Category: Food Heritage
The wide variety of Chinese cuisines available today were originally brought to Singapore by immigrants from the major dialect groups such Hokkien, Teochew, Cantonese, Hakka, Hainanese, amongst others. These cuisines evolved over time and some incorporated ingredients that could be found from the Southeast Asian region.
Steamed pomfret at Hung Kang Teochew Restaurant. Intangible Cultural Heritage Survey Project, National Heritage Board
These traditional Chinese cuisines, with their culinary techniques and representative dishes, form an important part of the cultural heritage of the respective dialect groups. They continue to be prepared and enjoyed by many families, especially during festive periods or family reunions, and their recipes are often passed down from one generation to another. These traditional Chinese cuisines can also be enjoyed in Chinese restaurants that often specialise in the cuisines of specific dialect groups.
Hokkien cuisine was brought by immigrants from the Fujian Province in China. It plays special emphasis on freshness and taste, and common culinary techniques include braising, stewing, steaming and boiling. Seafood is a common ingredient used in traditional Hokkien cuisine, due to the abundance of seafood in Fujian. Notable Hokkien dishes found in Singapore include braised Hokkien noodles, fried five-spiced pork rolls (ngoh hiang, 五香), braised pork buns (kong bak pau，扣肉包), fresh spring roll (popiah，薄饼), and oyster omelette (蚝煎).
Teochew cuisine was introduced to Singapore by Teochew immigrants from the Chaoshan region in China. As the climate is often humid and damp, the preferred method of cooking are poaching and steaming. It emphasises on the importance of fresh ingredients which include fish sauce, salted plums, preserved radish pieces and pickled mustard green. Notable Teochew dishes found in Singapore include Teochew cold crab, Teochew porridge (teochew muay，潮州粥), Teochew yam paste dessert (orh ni，芋泥), pork trotter jelly (猪脚冻) and goose or duck slices in braised stock (卤鹅或卤鸭片).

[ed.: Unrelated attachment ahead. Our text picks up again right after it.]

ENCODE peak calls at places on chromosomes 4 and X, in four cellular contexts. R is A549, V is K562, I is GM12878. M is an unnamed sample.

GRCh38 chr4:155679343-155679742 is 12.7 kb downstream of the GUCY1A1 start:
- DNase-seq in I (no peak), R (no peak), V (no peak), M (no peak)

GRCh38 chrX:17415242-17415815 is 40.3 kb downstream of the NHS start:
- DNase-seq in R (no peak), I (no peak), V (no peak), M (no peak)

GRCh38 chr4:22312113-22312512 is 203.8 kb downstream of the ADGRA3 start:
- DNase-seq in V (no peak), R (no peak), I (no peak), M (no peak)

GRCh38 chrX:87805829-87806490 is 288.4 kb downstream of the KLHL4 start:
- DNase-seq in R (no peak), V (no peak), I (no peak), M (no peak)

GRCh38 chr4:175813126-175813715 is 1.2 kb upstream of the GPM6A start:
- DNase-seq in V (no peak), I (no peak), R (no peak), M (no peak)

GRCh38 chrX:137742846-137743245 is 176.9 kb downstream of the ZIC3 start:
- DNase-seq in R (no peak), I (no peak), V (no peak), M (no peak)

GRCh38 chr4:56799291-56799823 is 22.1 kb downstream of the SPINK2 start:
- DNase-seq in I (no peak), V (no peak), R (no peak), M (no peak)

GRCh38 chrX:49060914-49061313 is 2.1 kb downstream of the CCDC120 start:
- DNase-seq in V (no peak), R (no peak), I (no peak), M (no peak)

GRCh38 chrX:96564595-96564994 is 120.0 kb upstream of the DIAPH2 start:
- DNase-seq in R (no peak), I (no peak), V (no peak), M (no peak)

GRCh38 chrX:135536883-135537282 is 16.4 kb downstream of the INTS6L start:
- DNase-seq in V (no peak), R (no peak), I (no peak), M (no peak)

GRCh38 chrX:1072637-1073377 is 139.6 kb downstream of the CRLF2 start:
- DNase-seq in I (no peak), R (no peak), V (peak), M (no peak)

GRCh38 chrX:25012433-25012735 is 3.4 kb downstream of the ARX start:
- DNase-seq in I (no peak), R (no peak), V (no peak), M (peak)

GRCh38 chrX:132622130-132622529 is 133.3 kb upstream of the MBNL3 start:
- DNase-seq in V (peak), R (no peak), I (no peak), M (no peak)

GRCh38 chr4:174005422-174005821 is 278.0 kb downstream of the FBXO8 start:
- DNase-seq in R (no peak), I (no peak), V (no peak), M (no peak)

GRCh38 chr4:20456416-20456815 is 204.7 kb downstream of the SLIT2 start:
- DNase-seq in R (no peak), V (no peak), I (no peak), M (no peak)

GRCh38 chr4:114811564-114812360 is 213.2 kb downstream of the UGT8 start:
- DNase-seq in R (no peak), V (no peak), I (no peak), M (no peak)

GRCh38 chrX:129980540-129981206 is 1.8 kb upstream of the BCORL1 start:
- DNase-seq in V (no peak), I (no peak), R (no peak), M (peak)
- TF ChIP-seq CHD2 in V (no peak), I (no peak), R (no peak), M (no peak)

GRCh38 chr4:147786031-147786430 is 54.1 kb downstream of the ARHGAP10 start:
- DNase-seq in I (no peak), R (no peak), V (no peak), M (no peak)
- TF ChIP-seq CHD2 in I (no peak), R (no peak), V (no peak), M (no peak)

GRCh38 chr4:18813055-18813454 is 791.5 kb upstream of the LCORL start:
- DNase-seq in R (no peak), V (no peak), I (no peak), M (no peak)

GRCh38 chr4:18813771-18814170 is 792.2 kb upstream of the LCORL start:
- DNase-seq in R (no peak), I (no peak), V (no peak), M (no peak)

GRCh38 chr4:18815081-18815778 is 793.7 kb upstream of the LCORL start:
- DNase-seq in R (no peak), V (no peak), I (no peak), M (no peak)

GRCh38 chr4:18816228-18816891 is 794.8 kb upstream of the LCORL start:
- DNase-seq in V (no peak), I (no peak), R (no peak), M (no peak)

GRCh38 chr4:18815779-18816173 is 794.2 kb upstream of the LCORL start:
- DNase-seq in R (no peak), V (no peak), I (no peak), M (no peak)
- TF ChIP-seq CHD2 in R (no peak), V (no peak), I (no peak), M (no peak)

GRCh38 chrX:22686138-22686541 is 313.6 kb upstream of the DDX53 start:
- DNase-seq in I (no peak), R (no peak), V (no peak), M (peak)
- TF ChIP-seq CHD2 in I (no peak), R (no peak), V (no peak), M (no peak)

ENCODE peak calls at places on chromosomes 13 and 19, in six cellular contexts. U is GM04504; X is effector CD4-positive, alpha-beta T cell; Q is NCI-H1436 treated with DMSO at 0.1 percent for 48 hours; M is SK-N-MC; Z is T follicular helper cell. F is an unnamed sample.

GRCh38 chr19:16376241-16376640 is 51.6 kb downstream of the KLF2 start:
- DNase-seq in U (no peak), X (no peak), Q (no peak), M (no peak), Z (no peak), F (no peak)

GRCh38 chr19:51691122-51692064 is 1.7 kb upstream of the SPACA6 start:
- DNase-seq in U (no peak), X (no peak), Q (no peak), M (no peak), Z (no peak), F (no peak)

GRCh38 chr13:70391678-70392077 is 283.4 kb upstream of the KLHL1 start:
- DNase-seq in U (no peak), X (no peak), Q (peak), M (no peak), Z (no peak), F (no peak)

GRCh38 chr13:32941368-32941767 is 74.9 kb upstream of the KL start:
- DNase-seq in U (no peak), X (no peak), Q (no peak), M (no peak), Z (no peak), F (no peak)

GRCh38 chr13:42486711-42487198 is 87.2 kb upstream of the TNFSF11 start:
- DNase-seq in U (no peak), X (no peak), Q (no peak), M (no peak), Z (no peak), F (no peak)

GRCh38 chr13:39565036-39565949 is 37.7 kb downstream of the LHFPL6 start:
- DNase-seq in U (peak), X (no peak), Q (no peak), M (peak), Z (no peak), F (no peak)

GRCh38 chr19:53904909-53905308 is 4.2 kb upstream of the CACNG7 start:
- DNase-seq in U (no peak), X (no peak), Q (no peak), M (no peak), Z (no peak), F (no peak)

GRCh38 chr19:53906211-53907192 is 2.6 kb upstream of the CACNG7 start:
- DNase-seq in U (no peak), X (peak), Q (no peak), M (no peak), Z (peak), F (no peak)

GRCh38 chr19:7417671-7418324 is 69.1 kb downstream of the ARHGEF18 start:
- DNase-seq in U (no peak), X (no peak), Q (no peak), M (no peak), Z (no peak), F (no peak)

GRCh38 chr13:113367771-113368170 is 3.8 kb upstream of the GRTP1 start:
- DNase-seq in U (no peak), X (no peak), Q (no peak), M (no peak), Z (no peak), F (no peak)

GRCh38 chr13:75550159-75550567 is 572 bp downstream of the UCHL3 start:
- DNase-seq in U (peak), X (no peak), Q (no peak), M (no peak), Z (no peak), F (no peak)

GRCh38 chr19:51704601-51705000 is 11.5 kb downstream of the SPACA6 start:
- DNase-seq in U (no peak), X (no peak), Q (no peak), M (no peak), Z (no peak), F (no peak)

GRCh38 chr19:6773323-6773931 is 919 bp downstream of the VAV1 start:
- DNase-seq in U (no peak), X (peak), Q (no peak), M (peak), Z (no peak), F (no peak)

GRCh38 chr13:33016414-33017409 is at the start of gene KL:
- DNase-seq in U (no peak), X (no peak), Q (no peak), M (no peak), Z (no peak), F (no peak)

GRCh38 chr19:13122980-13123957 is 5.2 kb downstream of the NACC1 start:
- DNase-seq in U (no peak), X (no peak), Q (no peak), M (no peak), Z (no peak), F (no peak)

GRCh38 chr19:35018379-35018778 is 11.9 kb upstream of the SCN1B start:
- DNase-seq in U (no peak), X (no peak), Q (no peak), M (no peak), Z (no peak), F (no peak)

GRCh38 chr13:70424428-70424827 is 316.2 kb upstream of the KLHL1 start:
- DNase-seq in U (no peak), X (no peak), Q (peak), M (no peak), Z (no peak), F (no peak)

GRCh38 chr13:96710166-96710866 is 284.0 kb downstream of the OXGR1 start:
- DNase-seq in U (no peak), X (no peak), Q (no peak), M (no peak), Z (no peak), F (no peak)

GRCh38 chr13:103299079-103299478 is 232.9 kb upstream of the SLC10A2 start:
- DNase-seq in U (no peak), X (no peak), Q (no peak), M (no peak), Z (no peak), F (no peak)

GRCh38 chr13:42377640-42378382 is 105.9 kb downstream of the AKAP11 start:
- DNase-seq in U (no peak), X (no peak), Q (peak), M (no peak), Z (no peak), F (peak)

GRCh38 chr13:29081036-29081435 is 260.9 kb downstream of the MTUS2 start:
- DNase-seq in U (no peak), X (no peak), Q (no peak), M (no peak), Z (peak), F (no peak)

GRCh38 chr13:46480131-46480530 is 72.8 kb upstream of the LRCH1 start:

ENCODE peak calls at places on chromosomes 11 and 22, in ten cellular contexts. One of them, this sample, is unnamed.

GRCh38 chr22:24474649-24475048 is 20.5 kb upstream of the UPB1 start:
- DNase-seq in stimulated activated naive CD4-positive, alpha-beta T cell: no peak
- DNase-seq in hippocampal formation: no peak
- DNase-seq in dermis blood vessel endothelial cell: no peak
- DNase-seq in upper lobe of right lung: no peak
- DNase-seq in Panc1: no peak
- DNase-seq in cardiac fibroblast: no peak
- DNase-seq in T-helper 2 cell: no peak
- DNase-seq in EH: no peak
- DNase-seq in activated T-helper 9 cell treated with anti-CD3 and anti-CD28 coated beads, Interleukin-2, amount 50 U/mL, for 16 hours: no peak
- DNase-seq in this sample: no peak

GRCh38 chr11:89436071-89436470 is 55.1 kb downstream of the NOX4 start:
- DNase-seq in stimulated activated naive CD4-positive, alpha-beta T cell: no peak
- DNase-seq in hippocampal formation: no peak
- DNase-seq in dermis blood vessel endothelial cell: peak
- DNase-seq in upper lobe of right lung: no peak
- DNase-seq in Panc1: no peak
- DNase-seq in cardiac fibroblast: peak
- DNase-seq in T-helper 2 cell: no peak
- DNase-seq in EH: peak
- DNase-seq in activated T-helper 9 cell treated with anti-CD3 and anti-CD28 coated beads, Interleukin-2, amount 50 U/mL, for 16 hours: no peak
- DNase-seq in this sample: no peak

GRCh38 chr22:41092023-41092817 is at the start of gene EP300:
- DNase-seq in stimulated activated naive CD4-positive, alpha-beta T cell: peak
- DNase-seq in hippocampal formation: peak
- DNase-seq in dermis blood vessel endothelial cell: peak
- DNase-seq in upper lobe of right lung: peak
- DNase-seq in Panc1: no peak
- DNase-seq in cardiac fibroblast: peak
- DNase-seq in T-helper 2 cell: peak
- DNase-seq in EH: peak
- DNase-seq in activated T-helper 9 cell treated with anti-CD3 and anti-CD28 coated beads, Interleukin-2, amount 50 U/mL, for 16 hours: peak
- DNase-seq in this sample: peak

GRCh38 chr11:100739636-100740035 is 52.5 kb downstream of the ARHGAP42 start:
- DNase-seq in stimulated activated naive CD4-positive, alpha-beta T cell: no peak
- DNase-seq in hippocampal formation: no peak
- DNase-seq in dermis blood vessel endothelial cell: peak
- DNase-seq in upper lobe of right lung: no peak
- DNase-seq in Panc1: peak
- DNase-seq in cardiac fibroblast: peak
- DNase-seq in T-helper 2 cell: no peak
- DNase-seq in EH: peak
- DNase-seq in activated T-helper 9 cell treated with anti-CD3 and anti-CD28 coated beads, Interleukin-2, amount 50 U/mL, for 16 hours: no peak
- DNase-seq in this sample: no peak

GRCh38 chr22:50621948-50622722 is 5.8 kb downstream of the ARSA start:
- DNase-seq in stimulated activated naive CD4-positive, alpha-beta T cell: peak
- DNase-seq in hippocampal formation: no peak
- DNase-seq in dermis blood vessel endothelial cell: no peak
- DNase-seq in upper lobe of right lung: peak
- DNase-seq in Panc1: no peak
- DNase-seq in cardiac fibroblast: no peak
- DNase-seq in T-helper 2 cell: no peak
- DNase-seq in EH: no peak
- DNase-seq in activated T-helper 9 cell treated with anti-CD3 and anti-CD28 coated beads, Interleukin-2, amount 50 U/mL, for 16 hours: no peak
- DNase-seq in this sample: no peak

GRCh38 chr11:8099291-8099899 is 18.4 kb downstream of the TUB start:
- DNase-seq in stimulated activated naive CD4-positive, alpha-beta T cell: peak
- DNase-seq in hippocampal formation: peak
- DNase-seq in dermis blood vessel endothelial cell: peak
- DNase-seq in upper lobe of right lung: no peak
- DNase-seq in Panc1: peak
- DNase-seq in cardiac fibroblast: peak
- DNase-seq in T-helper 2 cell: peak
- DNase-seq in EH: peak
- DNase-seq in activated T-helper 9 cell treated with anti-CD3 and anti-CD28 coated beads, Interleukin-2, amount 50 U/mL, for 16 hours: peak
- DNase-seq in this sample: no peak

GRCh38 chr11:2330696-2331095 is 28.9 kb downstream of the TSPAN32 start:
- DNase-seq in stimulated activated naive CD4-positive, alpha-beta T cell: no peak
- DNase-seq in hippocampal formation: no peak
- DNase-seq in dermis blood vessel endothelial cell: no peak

Cantonese cuisine originates from Canton Province, and it pays special emphasis on using the freshest ingredients and bringing out their flavours. Common ingredients associated with Cantonese cuisine include ginger, garlic, spring onion, sugar, salt, soy sauce, rice wine, corn starch and oil. The culinary techniques popularly associated with Cantonese cuisine include steaming, stir-frying, braising, stewing and smoking. Common dishes of Cantonese cuisine include barbequed meats (e.g. char siew，叉烧), soya-sauce chicken and congee. Dimsum (bite-sized portions of food), an icon of Cantonese cuisine, is also widely available at restaurants in Singapore while home-style cooking often features soups.Hakka
The Hakka in Singapore hailed from southern China, and arrived in Singapore in the early 19th century. The Hakka settled in various parts of Southeast Asia, and brought with them dishes that reflect the cultures and lifestyles of their ancestors. Hakka cuisine emphasises the texture of the food, and common culinary techniques include stewing, braising or roasting. Popular Hakka dishes in Singapore include abacus seeds (算盘子), Hakka yong tau fu (客家酿豆腐), preserved vegetables with pork belly (mei cai kou rou，梅菜扣肉), thunder tea rice (lei cha fan，擂茶饭) and Hakka-style salt baked chicken (盐焗鸡). Hainanese
The Hainanese were among the later groups of Chinese to make their way to Singapore and Southeast Asia. Many Hainanese found work as cooks in British military camps, and homes of British expatriates during the colonial period, and learned western techniques of cooking. The most famous dish associated with the Hainanese is Hainanese chicken rice, which was adapted from a well-known Hainanese dish called Wenchang chicken (文昌鸡). Other notable Hainanese cuisines include Hainanese pork chop, Hainanese curry rice, Hainanese mutton soup and stir-fried chives, squid and glass noodles (鱿鱼韭菜炒冬粉)
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